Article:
An induced investment is a type of capital investment that is influenced by what type of shifts in the economy are currently occurring, and how those shifts affect the value of that investment. Unlike an autonomous investment, which remains somewhat unaffected by changes in the marketplace, an induced investment will typically respond to whatever is causing a shift in factors such as the buying habits of consumers in an effort to keep the investment viable. Many types of investments are considered induced, making it necessary to identify and monitor any factors that could cause the investment to increase of decrease in value.
Understanding what constitutes an induced investment can make it easier to have some idea of whether or not a given opportunity is worth the time and resources to acquire the investment. For example, if an investor is considering the potential of buying stocks in a company that produces striped socks, the investor will need to ascertain whether or not that type of business operation will see profits increase or decrease based on the movement of the economy and the tastes of consumers. Since striped socks would probably be considered more of a novelty than a necessity, this means that if the economy should begin to wane and consumers have less money to spend on non-essentials, the market for striped socks would likely shrink accordingly. Only by analyzing the market and determining if the economy will remain robust and that consumers actually want striped socks can the investor decide if buying the stock is a good idea.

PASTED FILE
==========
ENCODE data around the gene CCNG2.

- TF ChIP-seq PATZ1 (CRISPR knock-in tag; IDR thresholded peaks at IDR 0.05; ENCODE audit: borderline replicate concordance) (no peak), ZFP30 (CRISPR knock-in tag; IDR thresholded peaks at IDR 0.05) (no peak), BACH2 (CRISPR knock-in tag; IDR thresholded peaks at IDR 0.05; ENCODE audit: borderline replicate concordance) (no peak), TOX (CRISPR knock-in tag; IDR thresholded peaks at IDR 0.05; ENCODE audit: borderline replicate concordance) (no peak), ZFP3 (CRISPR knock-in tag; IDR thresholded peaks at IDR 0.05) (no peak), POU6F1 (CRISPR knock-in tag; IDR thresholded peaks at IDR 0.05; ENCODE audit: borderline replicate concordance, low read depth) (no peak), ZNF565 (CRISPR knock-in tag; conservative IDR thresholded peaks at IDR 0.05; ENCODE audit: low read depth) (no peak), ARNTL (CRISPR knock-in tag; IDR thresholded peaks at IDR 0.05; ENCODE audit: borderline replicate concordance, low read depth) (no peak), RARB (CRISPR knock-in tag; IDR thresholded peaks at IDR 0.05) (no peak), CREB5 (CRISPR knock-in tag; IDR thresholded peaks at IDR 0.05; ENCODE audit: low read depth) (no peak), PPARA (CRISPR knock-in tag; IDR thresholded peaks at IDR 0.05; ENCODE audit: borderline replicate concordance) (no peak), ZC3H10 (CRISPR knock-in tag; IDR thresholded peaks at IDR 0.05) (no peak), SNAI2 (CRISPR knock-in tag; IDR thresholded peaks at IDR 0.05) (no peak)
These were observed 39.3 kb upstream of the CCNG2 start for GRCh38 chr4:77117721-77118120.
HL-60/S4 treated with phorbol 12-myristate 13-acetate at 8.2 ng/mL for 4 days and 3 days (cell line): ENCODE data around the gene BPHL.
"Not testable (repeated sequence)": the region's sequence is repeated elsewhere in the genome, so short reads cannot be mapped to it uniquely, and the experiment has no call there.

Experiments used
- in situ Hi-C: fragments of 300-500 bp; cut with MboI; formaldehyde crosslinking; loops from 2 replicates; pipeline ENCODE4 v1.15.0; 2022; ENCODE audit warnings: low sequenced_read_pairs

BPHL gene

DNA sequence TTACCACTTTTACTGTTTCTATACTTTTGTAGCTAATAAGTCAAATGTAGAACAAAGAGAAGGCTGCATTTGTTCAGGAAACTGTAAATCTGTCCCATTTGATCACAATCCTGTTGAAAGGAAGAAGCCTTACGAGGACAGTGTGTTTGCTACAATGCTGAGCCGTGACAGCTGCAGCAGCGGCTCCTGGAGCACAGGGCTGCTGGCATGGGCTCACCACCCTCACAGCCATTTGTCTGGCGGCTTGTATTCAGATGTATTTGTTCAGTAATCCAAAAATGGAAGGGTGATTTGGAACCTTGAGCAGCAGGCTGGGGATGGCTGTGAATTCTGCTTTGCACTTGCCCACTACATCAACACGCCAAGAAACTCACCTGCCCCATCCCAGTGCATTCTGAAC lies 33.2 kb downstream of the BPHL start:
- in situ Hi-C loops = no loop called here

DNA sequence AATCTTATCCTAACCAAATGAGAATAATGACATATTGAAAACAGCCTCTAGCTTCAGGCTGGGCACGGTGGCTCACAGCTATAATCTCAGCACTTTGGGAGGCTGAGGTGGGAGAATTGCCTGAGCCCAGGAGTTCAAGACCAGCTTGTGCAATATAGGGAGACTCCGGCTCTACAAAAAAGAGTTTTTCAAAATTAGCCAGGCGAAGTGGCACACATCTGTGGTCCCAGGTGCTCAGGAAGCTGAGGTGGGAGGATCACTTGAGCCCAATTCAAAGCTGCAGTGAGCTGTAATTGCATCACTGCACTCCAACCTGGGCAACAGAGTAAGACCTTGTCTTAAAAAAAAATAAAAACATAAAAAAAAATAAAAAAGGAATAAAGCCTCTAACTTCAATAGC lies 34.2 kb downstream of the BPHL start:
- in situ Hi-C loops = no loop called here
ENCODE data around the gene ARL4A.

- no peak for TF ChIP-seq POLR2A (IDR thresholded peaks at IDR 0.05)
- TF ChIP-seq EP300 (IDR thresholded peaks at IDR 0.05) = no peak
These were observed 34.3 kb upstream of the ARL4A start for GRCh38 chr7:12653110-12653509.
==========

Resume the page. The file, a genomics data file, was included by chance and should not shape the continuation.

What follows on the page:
Other factors can also have some influence on the movement of an induced investment. For example, changes in import and export laws may create situations that inhibit the acquisition of certain goods, a factor that could decrease profits and make the investment less attractive. In like manner, changes in the tax laws that affect the ability of certain businesses to function may also make investment in those companies less appealing to investors.
With any type of induced investment, there are events that could occur and have a direct impact on the value of the investment. That impact may be negative, in that the events cause increased demand for the underlying asset, or demand may decrease to the point that the investor begins to lose money on the holding. By identifying which factors could affect the value of the asset and also assess the likelihood of those events occurring, the task of deciding whether to acquire that investment is much easier.